At this stage, “all public health interventions can be ceased, and the case and contacts should be made aware of the outcome”, while any reporting of the case locally and nationally should be reversed, the guidelines add.
While the exact rate of false positives is unknown due to variations in how tests are conducted across different regions and countries, there is no evidence that the figure is anywhere near the 80 per cent claimed in the post.
A Public Health Ontario analysis of test results, published in September 2020, found a false positive rate of less than 0.01 per cent.
Paul Birrell, a statistician at the Medical Research Council’s Biostatistics Unit at the University of Cambridge, told the BBC in October 2020 that the number of false positives may depend on the test setting.
“The false positive rate is not well understood and could potentially vary according to where and why the test is being taken. A figure of 0.5% for the false positive rate is often assumed.”
Experts have noted the rate may tend to be higher in regions where there is a low incidence of COVID-19, although efforts to measure and improve have tended to focus on reducing false negatives in order to avoid missing potentially serious cases and outbreaks.
University of Auckland professor Shaun Hendy, who led COVID-19 modelling that informed the New Zealand government’s response to the pandemic, previously told AAP FactCheck the false positive rate is thought to be “well below one per cent if the tests are conducted properly” and “more like 0.1 per cent”.
Ian Mackay, a virologist from the University of Queensland, described the post’s 80 per cent false positives claim as “rubbish”, adding the rate in Australia under current test conditions is probably very near to zero.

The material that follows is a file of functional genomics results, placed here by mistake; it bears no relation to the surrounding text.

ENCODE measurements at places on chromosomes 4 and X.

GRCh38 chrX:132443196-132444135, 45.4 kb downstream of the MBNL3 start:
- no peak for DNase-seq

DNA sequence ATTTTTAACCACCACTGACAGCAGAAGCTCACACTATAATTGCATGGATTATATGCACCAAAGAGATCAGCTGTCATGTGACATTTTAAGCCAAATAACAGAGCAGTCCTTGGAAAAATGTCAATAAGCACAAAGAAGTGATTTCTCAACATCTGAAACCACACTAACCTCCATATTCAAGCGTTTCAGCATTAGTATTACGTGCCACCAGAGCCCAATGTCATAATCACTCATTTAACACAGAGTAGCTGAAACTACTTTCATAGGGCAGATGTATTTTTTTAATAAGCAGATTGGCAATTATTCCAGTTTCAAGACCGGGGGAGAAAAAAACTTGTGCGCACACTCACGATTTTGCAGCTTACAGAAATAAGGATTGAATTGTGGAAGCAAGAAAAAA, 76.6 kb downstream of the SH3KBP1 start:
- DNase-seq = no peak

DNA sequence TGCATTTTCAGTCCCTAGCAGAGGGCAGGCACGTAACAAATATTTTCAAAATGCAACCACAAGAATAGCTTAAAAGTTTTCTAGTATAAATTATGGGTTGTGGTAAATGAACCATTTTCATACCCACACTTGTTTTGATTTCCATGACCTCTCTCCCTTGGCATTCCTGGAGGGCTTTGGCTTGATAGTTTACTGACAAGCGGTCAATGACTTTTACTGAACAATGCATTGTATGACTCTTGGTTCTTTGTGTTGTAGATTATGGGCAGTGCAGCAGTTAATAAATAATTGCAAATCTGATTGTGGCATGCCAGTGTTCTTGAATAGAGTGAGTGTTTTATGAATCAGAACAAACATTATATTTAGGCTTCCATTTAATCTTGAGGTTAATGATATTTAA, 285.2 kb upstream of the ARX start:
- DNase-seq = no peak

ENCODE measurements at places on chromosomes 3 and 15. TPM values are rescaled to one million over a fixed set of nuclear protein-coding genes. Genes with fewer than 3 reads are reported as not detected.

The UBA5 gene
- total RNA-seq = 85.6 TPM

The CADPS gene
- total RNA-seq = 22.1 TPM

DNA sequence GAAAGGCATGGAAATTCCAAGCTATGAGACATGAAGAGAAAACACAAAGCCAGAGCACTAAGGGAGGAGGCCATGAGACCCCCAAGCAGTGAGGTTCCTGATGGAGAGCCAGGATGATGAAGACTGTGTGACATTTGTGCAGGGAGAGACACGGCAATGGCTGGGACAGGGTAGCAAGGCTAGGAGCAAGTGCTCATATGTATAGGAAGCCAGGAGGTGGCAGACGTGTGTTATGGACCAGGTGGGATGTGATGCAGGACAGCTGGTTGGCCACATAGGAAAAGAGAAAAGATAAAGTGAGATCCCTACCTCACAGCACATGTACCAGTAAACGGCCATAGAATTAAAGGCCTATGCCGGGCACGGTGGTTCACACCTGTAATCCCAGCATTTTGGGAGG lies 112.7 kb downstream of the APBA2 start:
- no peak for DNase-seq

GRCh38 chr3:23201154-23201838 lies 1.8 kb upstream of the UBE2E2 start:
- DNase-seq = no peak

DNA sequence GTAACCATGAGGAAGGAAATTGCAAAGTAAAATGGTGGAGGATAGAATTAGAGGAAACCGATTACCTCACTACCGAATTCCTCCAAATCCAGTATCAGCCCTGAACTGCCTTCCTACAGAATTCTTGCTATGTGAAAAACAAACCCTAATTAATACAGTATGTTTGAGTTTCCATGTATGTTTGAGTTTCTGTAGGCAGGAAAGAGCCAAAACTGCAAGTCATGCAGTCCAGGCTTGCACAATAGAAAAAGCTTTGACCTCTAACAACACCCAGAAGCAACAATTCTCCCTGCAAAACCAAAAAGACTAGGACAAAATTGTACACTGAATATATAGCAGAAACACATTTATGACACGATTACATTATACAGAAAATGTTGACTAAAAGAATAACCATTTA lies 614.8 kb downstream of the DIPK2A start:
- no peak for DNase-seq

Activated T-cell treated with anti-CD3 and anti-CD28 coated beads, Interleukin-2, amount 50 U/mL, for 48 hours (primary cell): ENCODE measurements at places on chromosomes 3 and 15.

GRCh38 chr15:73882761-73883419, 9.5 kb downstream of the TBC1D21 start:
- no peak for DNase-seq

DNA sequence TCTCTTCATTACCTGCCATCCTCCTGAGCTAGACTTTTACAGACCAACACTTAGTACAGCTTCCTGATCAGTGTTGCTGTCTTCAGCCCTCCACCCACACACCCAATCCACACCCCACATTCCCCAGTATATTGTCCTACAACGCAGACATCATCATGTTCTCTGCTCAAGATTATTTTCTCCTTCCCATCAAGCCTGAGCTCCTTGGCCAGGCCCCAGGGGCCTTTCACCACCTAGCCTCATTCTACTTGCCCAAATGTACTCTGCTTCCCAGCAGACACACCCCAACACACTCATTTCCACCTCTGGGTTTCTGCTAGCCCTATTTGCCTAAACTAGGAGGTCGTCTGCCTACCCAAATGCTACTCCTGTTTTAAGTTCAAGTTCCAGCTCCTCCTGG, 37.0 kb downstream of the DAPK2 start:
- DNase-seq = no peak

Pointing to COVID-19 testing data from Queensland as an example, Dr Mackay told AAP FactCheck: “During the recent cluster in Queensland over eight days (March 28 to April 4), Queensland tested 180,887 specimens and found 46 positives. If all of those were false (they weren’t), that would still only be a maximum false positive rate of 0.025 per cent.
“And of course, none were false positives because they were either checked and confirmed as part of known chains of transmission or as travellers from overseas countries in which transmission is widespread … The real rate is likely well below this figure of 1 in 180,887.”
Queensland Health declined to provide data on the rate of false positives in the state but told AAP FactCheck they were “very uncommon”.
“In almost all cases, these results have features which alert the laboratory… and the test would be repeated by the treating doctor to ensure accuracy of the test. If it is revealed the result was a false positive, the case is removed from the state tally,” a spokesperson for Queensland Health said in an email.
The claim that 80 per cent of positive COVID-19 PCR tests are false positives has no basis in fact. Virology experts have said the number is much smaller and in Australia probably close to zero.
The claim that governments are using false positives to impose more lockdowns and emergency measures is also baseless. Australian guidelines include a number of recommendations to avoid any false positive test results being wrongly treated as COVID-19 cases, including follow-up tests and clinical diagnoses.
False – Content that has no basis in fact.